•4 Defendant also argues that the evidence presented did not sustain his conviction. When faced with a challenge to the sufficiency of the evidence, the relevant inquiry is whether, viewing the evidence in the light most favorable to the prosecution, any rational trier of fact could have found the defendant guilty beyond a reasonable doubt. (People v. Collins (1985), 106 Ill. 2d 237, 478 N.E.2d 267.) In reviewing this case, it must be borne in mind that the testimony of only one credible witness may suffice to sustain a conviction. Collins, 106 Ill. 2d 237; People v. Loferski (1992), 235 Ill. App. 3d 675, 682, 601 N.E.2d 1135.

In the case at bar, there were two direct witnesses to the occurrence, Lopez and Amador, who gave similar testimony. These witnesses clearly provided sufficient evidence to sustain the convictions. Defendant argues that Lopez’s testimony was "practically worthless because she originally gave false descriptions of the perpetrators.” However, it was the trial court’s function to resolve these inconsistencies. (Collins, 106 Ill. 2d 237.) In her testimony, Lopez admitted to *189initiaEy being untruthful to police because she was-trying to protect defendant and was scared. Within several days, she came forward of her own volition with the correct story. The court could properly have believed her testimony.

•5 Defendant also argues that he was not shown to be accountable for the murder of Montez, because there was no evidence of a common plan or scheme. We disagree. A person is accountable for the offense of another if, with the intent to promote or facilitate the commission of the offense, he solicits, aids, abets, agrees or attempts to aid the other person in the commission of the offense. (Ill. Rev. Stat. 1991, ch. 38, par. 5 — 2(c).) The evidence here showed that defendant continued to beat Montez after Jiminez broke a bottle over his head and after Pacheo approached with the knife and began stabbing him. Defendant then proceeded to attack Amador after Montez collapsed on the ground, and later fled the scene. From these facts, it can be inferred that defendant intended to aid in the commission of the stabbing. See People v. Reid (1990), 136 Ill. 2d 27, 554 N.E.2d 174; People v. J.H. (1990), 136 Ill. 2d 1, 554 N.E.2d 961.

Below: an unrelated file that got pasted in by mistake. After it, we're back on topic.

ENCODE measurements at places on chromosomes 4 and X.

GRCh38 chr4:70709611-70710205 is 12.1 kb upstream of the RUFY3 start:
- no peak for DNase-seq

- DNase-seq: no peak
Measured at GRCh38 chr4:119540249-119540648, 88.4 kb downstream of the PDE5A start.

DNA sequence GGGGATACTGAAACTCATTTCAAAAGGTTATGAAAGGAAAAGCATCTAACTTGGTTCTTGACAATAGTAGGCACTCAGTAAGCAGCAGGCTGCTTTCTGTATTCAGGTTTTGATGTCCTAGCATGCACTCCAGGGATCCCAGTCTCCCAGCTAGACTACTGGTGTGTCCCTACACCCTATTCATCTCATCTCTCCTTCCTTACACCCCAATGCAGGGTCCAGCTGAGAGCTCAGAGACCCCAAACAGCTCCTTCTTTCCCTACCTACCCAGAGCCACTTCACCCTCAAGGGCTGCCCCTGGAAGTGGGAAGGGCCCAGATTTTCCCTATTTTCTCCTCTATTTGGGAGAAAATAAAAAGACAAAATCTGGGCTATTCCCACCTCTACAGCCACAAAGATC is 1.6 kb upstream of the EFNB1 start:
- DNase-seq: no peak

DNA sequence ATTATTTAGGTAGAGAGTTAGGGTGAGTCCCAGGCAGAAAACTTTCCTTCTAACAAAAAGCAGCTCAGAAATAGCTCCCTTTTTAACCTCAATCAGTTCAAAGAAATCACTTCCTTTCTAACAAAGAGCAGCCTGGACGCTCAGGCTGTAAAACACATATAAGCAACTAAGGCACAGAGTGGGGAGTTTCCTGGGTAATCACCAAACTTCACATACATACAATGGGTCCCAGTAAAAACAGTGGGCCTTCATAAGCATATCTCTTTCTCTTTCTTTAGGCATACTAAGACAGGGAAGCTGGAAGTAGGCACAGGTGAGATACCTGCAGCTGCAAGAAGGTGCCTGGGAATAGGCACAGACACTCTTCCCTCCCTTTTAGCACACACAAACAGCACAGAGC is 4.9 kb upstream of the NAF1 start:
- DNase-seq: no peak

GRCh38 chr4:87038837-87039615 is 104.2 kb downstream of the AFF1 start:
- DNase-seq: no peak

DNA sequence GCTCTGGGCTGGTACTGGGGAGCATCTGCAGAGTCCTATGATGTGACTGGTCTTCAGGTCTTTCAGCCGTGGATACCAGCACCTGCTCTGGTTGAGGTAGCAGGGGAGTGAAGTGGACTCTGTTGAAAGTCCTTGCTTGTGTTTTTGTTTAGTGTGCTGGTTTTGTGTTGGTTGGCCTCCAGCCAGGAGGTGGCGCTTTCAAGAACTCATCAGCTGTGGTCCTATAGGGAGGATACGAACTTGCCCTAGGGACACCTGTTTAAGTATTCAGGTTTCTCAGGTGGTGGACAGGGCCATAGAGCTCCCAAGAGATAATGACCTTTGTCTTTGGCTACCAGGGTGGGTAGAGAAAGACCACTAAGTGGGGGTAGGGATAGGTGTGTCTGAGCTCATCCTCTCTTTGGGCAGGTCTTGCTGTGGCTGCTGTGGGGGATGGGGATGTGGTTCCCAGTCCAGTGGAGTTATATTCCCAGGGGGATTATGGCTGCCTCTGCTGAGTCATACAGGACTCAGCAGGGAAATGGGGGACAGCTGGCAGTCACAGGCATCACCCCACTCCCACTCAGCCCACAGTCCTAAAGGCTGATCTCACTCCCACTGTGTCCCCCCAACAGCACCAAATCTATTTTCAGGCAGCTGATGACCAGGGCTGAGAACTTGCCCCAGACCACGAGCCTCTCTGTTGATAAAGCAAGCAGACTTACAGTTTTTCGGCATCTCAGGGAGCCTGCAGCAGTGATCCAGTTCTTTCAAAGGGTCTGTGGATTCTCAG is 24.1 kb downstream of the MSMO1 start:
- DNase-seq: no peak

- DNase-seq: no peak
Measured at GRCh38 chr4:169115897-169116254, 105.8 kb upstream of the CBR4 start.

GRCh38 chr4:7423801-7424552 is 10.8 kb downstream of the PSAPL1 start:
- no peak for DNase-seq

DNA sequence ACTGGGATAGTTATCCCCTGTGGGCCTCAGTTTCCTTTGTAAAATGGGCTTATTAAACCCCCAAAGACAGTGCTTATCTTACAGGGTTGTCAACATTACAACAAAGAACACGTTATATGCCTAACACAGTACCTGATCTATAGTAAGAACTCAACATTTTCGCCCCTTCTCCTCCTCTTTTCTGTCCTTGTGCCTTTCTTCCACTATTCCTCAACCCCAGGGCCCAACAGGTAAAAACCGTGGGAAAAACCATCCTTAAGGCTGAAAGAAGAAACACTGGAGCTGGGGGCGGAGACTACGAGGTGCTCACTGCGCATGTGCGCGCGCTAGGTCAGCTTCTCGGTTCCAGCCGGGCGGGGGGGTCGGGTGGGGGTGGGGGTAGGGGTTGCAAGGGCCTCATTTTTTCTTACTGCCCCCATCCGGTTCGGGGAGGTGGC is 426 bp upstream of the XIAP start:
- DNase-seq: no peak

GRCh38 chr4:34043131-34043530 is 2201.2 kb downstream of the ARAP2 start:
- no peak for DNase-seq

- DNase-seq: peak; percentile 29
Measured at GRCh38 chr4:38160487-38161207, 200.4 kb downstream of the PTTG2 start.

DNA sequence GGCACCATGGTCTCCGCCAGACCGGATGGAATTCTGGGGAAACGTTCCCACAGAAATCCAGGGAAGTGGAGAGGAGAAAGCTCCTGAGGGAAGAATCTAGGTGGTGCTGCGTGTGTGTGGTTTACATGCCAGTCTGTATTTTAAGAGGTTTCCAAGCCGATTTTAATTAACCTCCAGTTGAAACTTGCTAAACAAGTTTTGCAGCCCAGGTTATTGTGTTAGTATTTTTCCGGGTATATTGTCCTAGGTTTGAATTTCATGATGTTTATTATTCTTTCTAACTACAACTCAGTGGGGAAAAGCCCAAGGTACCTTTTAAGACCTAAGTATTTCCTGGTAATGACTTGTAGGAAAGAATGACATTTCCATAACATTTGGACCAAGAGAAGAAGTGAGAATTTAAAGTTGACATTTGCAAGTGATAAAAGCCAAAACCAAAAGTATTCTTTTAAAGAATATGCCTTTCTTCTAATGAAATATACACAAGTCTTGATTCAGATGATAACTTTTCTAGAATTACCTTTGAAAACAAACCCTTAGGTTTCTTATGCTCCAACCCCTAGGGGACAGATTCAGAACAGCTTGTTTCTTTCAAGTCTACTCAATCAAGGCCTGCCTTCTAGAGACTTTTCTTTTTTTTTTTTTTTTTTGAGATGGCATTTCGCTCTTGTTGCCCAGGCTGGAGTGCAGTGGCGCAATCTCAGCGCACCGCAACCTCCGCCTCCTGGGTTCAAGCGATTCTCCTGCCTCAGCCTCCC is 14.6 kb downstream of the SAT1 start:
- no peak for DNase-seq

For the foregoing reasons, the judgment of the circuit court is affirmed. As part of our judgment, we grant the State’s request for $100 for defending this case (People v. Nicholls (1978), 71 Ill. 2d 166, 374 N.E.2d 194), and for $50 for oral argument. People v. Agnew (1985), 105 Ill. 2d 275, 473 N.E.2d 1319.


JOHNSON1 and THEIS, JJ„ concur.